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You can’t go to the races without visiting Cheltenham’s huge selection of pubs and we’ve picked out five of our favorites for you to visit during your time in Cheltenham.
A day at the races and a trip to the pub go hand in hand – it’s just the done thing – though finding a proper pub in a town center can sometimes be harder than you think. When you’ve spent the afternoon drinking out of flimsy plastic cups at the racecourse, all you require is a decent pint, a sit-down, and maybe a bag of pork scratchings. We may be better known for providing Cheltenham betting tips, but here are some of Cheltenham’s finest pubs for you to take in when you come down for the Festival…
Sandford Park Ale House
At the very top of the High Street, you’ll come across Sandford Park Ale House; it has two floors, plenty of seating and a large garden, but the star attraction is the beer! It’s a pub owned by beer drinkers, for beer drinkers, and Cheltenham CAMRA members consider it their haven. They do serve other drinks, but with pumps lining the bar and the back wall, and bottled beer crammed into every fridge, the focus is made pretty clear. Get yourself an Orval, served in a chalice, and feel like a king as the racing action unfolds with the Supreme Novices Hurdle.
The Jolly Brewmaster
You’ll be doubting the directions on your walk to The Jolly on Painswick Road; it’s in the middle of a residential area, and from the end of the street, you’d be forgiven for not thinking it was there. Trust us though; it’s worth the additional walking effort. A great lesser-known pub for ale and cider fans of all ages and the curved bar decorated with hops is a wonderful feature. Be warned, once you get there, you won’t want to leave – you’ll be fixated on the flowing drinks and the thrilling Day 1 racing action!
The Beehive is a proper neighborhood pub in the Montpellier/Suffolks area, and it’s a definite favorite for locals. Serving real ales, wines and some interesting spirits – including a couple of Cheltenham gins – it also boasts a few draught ciders; a pint of Cornish Rattler anyone? If you’re hungry, get yourself a tasty Lovett Pie, which is handmade in Bath; the pulled pork, pickled onion and cheddar ‘Picnic Pie’ is genius! You can prop yourself at the bar until midnight, though on Fridays and Saturdays it’s open until 1am, then it really is time to stumble home.
The Bath Tavern
At the town-end of Bath Road, you will find one of the smallest pubs in Cheltenham. The Bath Tavern is confidently comfy, and despite its size, it is always ready for a good old knees-up. It’s usually full of ‘the regulars’, but they love to welcome new faces in, especially if you want to chat horse racing over a few beverages! When it’s cold, log fires are lit, there’s often sport on the TV, and every now and then they offer free cheese tastings… Clearly a sign that this is a good watering hole to visit before you make your way to Cheltenham racecourse.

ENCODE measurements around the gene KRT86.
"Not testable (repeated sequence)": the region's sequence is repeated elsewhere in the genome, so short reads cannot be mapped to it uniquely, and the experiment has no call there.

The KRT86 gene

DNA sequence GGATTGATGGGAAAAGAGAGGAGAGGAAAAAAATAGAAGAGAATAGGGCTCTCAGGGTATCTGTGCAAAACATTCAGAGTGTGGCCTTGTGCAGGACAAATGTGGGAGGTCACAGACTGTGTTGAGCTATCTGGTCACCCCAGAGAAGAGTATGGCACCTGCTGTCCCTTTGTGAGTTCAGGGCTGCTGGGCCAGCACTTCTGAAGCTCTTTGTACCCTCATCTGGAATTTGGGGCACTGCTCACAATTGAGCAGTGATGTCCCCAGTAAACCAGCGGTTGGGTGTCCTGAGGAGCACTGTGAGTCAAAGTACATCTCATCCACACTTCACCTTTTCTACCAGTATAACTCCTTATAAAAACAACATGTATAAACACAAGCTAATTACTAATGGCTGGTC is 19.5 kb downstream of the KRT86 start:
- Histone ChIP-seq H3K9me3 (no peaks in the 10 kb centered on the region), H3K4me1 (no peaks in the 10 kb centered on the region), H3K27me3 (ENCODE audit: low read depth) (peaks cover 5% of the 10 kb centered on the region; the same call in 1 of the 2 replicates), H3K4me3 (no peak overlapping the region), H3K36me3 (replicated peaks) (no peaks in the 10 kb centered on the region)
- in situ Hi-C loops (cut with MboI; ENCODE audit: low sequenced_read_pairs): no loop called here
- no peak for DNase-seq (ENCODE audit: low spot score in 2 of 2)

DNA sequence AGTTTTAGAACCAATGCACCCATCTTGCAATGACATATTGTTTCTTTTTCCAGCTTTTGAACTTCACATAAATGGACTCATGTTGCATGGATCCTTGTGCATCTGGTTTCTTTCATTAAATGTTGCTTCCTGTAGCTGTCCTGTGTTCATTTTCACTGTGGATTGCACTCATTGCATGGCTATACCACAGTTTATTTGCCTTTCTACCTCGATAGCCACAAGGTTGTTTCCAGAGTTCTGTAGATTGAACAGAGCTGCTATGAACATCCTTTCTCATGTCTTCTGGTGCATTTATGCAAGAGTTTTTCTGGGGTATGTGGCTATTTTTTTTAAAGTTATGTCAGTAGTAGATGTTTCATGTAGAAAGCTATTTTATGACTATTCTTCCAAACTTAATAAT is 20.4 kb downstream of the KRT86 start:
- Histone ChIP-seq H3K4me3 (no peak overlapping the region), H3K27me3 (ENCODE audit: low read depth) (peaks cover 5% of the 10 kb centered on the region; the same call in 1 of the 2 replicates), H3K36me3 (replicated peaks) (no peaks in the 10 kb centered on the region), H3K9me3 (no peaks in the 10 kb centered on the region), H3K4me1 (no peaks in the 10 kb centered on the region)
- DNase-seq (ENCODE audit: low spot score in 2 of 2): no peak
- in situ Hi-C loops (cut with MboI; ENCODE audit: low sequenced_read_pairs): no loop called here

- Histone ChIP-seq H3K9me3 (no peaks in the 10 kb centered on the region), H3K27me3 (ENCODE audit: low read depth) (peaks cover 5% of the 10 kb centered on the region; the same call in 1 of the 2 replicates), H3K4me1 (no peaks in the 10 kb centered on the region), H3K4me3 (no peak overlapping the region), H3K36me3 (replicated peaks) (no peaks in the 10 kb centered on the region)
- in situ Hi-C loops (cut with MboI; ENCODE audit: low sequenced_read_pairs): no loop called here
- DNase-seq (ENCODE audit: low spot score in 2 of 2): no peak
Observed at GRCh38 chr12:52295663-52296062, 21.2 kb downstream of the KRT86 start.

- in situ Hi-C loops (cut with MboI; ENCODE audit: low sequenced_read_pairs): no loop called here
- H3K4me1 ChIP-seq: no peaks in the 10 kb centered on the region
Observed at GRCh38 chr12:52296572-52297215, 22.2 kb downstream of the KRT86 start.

Sneak off down a side road off of the Lower High Street, and you will get to The Railway. It’s hidden away from the bustle of the town center, so if you fancy going somewhere less busy after the intensity of the racecourse, then this is a good shout. The pub is also famed for its sausage and mash kitchen, which could be a savior at the end of a boozy day. Choose your sausages (there are over ten, including ones such as duck & cognac, pork, pear & stilton, and lamb, honey & mustard), then debate over the different mash options (roasted garlic? chilli & cheese?), and finally, pick a gravy… Then down your drink because those were some difficult decisions.
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Well over 200,000 spectators attend the four days of The Festival. With ticket prices ranging from £20 to £80, the estimated gate receipts total around £7m.
Admission is usually available on the day at the course on the first three days of the Festival – Tuesday, Wednesday, and Thursday. Friday – Cheltenham day 4 – otherwise known as Gold Cup day, is usually sold out in advance.
Cheltenham Festival Betting
Cheltenham Festival is a massively important betting event and one that can fundamentally affect the annual profits of bookmakers. Indeed, so important is the Cheltenham races that in 2003 when favorites won half of the races at the meeting, the Festival was blamed by the major Cheltenham betting bookmaking firms for significantly lower than expected profits that year. Through their 8,500 betting shops, telephone betting and online operations, Britain’s bookmakers put a great emphasis on the 27 races that comprise the Festival. Something approaching £600m (over half a billion pounds) is staked on the outcome of those 27 events.